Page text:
If cost plays an important role in your decision to buy a home, you may be better off considering locations that are 30-40 minutes outside the city. Housing in these areas usually costs less, and you’ll probably be able to get more square footage.

  • Consider foreclosed homes: it’s unfortunate that foreclosures happen, but these properties can be extremely cheap. If you’re considering this, be aware that previous owners may have trashed the house. This essentially turns the property into a fixer-upper as opposed to a move-in ready home.
  • Consider less expensive types of houses: white picket fences and neighborhoods with homeowner associations may be ideal. Sometimes these places are more expensive because of homeowner’s association fees. Instead, Millennials may want to consider other types of housing. Homes in rural areas for example, tend to be cheaper.

Finding the right house and find the right job can be difficult. It takes preparation and expert research. The above-mentioned cities are ranked the best places for Millennials looking for excellent job prospects and home prices. With the right kind of attitude though, you can find a home or a job that suits you anywhere.

Comments on articles and responses to those comments are not provided or commissioned by a bank advertiser. Responses have not been reviewed, approved or otherwise endorsed by a bank advertiser. It is not a bank advertiser's responsibility to ensure all posts and/or questions are answered.

Please note that our comments are moderated, so it may take a little time before you see them on the page. Thanks for your patience.

Credit.com receives compensation for the financial products and services advertised on this site if our users apply for and sign up for any of them.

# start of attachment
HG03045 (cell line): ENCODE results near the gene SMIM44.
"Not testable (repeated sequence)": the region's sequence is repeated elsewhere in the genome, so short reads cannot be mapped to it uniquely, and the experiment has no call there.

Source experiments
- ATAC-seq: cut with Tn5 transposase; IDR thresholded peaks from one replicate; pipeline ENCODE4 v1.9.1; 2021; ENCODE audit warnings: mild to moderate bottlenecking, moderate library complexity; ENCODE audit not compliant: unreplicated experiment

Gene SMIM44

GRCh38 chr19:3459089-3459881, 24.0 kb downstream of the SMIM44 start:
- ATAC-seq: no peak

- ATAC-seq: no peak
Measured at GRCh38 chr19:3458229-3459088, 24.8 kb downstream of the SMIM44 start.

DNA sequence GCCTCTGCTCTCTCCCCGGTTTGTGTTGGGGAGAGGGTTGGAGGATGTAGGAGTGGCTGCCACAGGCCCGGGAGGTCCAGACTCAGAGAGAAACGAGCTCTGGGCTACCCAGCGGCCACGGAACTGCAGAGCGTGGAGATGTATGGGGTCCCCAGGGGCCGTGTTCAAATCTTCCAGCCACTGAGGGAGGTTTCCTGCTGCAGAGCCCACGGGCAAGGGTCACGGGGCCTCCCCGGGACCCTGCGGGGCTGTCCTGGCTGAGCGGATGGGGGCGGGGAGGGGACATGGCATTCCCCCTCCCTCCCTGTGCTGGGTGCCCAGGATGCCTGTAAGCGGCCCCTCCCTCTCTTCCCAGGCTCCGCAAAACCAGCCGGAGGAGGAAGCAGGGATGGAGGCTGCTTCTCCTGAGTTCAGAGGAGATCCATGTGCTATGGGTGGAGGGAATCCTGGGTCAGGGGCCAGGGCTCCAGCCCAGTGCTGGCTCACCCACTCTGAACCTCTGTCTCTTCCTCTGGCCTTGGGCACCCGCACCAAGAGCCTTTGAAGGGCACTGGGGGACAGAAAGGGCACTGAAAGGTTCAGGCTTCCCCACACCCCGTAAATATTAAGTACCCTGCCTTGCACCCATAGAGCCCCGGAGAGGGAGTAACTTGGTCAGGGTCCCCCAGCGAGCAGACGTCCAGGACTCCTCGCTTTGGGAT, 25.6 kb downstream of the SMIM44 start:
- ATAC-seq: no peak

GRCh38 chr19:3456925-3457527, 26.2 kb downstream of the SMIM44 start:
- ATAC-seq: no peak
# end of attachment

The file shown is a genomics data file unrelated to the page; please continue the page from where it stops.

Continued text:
Hello, Reader!

Thanks for checking out Credit.com. We hope you find the site and the journalism we produce useful. We wanted to take some time to tell you a bit about ourselves.

Our People

The Credit.com editorial team is staffed by a team of editors and reporters, each with many years of financial reporting experience. We’ve worked for places like the New York Times, American Banker, Frontline, TheStreet.com, Business Insider, ABC News, NBC News, CNBC and many others. We also employ a few freelancers and more than 50 contributors (these are typically subject matter experts from the worlds of finance, academia, politics, business and elsewhere).

Our Reporting

We take great pains to ensure that the articles, video and graphics you see on Credit.com are thoroughly reported and fact-checked. Each story is read by two separate editors, and we adhere to the highest editorial standards. We’re not perfect, however, and if you see something that you think is wrong, please email us at editorial team [at] credit [dot] com,

The Credit.com editorial team is committed to providing our readers and viewers with sound, well-reported and understandable information designed to inform and empower. We won’t tell you what to do. We will, however, do our best to explain the consequences of various actions, thereby arming you with the information you need to make decisions that are in your best interests. We also write about things relating to money and finance we think are interesting and want to share.